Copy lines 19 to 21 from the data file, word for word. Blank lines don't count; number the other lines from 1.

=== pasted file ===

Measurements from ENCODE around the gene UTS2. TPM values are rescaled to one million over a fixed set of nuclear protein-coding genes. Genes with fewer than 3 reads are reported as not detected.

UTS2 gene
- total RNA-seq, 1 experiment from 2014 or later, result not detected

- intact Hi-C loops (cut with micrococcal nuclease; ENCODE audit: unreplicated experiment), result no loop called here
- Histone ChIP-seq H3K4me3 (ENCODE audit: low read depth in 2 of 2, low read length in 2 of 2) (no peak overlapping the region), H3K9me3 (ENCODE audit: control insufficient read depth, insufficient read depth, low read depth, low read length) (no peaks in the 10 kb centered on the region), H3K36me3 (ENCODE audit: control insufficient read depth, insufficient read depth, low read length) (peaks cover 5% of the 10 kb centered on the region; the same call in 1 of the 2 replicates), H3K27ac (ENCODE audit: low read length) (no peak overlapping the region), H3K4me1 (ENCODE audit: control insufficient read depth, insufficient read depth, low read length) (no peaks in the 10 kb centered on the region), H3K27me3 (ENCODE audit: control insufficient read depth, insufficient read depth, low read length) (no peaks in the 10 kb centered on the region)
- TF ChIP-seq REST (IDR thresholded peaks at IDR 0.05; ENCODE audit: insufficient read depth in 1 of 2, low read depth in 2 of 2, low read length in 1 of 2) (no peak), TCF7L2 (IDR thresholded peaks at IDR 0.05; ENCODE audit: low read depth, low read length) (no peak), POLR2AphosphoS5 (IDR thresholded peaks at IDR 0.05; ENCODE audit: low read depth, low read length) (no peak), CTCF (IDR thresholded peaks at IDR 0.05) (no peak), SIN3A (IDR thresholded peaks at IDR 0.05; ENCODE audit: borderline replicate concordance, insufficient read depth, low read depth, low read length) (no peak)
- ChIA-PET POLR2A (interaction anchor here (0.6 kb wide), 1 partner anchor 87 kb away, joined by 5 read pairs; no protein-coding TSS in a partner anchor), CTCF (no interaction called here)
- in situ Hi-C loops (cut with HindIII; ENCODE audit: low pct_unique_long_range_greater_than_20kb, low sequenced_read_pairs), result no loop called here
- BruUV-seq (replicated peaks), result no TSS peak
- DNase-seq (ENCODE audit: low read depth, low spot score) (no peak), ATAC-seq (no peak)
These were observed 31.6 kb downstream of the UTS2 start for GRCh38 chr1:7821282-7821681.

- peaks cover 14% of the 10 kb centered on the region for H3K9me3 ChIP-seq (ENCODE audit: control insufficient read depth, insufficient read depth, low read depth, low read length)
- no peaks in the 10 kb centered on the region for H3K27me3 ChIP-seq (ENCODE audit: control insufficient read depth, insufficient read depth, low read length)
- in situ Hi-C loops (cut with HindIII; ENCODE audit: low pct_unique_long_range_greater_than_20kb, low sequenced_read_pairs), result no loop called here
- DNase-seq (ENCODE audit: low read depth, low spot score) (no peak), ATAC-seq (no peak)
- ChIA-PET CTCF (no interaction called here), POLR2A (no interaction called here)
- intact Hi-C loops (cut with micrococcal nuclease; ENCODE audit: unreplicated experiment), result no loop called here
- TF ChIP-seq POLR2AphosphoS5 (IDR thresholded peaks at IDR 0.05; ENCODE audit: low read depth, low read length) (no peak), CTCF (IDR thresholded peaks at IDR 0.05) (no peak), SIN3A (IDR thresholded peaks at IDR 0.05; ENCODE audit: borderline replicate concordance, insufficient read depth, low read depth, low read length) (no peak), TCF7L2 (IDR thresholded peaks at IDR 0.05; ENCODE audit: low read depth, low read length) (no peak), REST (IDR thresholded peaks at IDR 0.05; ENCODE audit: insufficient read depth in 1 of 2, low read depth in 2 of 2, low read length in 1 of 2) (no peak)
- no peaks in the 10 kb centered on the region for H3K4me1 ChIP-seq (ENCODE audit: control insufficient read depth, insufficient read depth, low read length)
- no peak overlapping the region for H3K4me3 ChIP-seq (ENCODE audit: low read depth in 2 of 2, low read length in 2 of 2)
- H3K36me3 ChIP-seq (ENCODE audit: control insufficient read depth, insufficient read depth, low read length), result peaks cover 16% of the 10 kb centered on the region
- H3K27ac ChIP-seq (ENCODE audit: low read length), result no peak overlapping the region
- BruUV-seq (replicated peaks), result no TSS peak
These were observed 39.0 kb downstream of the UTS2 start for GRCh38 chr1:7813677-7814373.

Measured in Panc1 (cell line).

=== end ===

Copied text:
- no peaks in the 10 kb centered on the region for H3K4me1 ChIP-seq (ENCODE audit: control insufficient read depth, insufficient read depth, low read length)
- no peak overlapping the region for H3K4me3 ChIP-seq (ENCODE audit: low read depth in 2 of 2, low read length in 2 of 2)
- H3K36me3 ChIP-seq (ENCODE audit: control insufficient read depth, insufficient read depth, low read length), result peaks cover 16% of the 10 kb centered on the region